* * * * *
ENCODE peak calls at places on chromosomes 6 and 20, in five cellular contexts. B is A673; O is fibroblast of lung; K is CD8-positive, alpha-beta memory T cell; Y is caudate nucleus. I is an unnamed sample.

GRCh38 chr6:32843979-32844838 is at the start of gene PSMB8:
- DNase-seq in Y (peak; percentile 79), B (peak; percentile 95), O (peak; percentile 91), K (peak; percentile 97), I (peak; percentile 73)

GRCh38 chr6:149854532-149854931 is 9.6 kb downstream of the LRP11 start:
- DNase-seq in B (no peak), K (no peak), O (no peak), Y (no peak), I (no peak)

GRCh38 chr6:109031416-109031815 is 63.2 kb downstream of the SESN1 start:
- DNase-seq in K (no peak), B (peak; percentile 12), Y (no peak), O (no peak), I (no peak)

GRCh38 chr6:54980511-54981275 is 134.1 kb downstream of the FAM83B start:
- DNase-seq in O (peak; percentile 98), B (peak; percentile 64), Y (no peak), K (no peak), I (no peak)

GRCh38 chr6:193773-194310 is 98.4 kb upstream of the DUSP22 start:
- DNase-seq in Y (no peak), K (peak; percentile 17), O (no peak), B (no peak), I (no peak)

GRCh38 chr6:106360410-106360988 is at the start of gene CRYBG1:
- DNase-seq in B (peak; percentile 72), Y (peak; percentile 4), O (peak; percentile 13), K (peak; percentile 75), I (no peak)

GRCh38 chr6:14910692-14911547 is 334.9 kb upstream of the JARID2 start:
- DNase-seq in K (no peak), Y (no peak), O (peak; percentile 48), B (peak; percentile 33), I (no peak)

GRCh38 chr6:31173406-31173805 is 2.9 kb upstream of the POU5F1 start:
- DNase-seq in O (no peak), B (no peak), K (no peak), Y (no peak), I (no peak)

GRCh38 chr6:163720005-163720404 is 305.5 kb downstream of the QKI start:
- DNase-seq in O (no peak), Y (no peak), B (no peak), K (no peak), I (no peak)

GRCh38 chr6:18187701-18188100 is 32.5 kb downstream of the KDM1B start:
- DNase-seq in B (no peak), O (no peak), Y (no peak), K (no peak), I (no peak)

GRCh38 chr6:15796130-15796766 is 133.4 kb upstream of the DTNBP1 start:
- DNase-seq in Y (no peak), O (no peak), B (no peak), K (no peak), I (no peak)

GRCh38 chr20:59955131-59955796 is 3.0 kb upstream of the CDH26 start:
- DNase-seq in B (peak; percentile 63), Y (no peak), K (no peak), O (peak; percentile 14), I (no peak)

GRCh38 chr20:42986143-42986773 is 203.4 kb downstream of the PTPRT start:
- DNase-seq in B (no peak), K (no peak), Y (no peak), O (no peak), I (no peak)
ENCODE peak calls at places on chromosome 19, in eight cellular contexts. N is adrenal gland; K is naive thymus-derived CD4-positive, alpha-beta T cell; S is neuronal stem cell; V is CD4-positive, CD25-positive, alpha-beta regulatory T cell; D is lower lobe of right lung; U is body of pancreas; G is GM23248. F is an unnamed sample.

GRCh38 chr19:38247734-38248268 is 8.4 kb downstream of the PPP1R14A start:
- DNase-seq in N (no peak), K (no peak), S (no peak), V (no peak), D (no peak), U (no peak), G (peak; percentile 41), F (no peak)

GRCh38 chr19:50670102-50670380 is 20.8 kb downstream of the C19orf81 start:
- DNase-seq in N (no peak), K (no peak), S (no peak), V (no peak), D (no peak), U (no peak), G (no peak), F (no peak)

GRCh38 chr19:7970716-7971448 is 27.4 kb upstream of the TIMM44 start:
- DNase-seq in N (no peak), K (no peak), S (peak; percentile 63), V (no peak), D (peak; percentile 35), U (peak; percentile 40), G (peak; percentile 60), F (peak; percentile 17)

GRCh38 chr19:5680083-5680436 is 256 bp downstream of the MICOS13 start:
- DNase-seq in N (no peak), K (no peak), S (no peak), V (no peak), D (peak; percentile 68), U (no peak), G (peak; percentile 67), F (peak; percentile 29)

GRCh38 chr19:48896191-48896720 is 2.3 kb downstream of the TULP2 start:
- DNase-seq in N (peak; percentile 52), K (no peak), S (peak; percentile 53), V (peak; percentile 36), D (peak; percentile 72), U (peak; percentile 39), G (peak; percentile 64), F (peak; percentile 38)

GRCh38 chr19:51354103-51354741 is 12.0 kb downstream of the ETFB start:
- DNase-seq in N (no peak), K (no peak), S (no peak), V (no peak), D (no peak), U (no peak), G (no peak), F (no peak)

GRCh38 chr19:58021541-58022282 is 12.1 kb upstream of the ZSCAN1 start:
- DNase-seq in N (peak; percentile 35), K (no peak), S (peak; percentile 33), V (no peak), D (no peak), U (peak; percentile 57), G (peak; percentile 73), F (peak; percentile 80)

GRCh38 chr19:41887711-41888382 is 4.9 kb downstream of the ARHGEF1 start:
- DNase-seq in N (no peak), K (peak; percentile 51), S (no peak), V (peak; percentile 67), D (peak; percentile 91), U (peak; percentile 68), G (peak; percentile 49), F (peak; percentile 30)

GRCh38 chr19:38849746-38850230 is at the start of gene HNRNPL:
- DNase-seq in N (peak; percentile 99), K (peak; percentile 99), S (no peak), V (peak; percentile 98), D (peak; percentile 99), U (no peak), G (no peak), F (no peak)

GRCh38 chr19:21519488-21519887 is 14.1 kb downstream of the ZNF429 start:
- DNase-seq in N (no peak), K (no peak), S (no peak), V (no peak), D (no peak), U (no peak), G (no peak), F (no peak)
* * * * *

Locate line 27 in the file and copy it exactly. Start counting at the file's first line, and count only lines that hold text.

- DNase-seq in B (no peak), K (no peak), Y (no peak), O (no peak), I (no peak)